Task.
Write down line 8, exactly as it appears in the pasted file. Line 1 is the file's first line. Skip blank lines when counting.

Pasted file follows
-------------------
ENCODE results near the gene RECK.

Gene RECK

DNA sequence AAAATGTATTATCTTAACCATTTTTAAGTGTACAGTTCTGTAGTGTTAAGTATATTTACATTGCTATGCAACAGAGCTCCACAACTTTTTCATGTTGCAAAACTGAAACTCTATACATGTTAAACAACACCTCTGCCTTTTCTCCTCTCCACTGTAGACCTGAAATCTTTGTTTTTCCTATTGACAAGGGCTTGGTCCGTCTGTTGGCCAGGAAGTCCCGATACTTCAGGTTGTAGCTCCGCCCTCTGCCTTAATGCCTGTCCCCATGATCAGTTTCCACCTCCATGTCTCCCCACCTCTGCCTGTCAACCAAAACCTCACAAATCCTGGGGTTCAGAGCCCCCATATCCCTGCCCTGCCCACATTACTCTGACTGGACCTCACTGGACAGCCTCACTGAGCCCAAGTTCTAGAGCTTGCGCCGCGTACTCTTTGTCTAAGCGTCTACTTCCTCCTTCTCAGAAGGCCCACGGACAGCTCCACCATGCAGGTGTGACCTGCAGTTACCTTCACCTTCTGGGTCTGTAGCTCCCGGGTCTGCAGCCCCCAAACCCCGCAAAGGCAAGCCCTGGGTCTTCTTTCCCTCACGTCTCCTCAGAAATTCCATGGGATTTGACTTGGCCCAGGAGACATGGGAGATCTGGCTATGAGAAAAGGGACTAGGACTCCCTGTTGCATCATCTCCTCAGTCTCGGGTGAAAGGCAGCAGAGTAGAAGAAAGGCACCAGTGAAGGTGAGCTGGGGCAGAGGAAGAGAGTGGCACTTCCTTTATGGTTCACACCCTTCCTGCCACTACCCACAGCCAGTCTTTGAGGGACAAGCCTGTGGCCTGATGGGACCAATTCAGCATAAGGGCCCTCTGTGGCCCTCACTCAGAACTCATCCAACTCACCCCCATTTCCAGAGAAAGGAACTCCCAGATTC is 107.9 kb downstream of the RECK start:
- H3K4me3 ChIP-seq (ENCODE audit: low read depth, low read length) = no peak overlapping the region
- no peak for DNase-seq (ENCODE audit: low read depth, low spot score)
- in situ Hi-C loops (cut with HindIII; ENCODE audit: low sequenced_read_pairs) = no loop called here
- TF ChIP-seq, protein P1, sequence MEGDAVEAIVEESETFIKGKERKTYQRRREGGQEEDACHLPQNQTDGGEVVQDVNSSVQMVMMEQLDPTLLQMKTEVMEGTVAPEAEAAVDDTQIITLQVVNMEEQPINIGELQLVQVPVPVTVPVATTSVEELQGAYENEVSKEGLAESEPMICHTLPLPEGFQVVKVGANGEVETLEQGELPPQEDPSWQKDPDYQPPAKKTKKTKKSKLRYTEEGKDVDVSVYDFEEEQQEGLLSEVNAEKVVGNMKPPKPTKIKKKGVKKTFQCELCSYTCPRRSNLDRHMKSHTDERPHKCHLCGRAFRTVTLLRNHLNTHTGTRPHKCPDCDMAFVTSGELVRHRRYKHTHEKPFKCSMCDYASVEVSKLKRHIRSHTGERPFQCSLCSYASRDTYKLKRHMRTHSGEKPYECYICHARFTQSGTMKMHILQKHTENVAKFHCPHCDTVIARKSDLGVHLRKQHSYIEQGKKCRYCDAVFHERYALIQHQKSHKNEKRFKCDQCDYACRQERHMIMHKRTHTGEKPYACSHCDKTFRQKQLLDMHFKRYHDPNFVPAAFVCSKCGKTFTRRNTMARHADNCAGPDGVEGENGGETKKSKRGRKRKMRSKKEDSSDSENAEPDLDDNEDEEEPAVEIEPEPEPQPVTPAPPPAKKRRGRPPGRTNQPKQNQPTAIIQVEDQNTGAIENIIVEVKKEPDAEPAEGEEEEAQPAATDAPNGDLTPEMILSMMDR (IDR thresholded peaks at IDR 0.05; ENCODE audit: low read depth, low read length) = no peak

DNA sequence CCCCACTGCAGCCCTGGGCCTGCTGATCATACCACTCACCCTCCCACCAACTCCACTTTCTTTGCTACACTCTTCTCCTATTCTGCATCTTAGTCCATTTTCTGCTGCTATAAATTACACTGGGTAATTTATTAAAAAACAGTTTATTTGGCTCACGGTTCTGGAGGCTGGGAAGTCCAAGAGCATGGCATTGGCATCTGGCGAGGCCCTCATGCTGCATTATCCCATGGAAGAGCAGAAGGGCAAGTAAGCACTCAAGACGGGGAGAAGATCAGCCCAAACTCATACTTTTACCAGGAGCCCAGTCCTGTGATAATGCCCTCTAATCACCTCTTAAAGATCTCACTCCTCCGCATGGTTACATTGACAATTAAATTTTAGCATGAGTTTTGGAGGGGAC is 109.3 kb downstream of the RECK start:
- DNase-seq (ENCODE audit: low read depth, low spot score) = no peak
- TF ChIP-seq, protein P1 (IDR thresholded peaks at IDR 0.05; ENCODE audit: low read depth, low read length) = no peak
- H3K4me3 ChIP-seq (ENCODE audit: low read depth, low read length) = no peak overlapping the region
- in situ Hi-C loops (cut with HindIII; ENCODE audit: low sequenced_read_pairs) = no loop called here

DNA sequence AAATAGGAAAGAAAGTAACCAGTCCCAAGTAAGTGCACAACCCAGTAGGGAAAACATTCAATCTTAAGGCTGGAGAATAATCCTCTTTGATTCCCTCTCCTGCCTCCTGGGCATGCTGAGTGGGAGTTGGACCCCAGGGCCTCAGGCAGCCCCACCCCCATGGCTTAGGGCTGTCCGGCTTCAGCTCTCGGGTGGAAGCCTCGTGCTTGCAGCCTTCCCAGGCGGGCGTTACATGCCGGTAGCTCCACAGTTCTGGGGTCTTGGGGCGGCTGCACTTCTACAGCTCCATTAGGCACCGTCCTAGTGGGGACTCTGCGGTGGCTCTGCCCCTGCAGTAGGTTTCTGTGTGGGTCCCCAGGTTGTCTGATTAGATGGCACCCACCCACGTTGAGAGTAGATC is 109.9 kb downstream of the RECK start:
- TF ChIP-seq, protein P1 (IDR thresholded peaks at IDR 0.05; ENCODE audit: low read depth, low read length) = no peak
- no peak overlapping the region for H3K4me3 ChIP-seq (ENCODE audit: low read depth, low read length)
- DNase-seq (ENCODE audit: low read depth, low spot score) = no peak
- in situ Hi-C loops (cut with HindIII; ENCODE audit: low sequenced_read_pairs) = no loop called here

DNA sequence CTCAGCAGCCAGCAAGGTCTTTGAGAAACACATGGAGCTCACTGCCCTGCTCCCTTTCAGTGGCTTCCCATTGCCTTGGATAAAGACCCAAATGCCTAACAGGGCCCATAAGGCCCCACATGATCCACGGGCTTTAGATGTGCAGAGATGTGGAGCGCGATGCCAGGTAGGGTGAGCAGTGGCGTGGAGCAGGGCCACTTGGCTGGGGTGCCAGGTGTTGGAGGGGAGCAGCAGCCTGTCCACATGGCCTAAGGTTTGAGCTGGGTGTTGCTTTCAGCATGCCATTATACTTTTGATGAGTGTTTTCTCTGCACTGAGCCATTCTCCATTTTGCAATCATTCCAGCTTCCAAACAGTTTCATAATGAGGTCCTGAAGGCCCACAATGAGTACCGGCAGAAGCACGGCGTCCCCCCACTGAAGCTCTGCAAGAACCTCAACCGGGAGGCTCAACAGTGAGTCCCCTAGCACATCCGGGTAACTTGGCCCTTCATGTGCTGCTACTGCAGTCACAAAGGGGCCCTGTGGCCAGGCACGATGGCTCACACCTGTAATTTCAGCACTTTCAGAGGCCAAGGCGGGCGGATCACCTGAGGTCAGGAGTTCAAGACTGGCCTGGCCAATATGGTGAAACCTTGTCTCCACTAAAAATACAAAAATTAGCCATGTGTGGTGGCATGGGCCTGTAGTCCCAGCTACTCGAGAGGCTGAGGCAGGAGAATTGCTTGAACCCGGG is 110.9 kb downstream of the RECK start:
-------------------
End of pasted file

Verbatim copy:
DNA sequence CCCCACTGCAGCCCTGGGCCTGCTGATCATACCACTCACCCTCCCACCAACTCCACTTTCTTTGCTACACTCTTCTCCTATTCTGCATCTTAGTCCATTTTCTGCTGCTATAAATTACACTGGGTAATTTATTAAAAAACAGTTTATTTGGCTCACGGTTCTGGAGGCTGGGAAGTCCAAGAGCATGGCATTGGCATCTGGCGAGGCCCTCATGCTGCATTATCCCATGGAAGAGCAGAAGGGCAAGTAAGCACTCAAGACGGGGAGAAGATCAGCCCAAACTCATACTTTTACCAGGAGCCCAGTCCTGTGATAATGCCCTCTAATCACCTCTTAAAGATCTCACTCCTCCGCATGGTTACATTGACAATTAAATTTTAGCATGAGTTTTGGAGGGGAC is 109.3 kb downstream of the RECK start: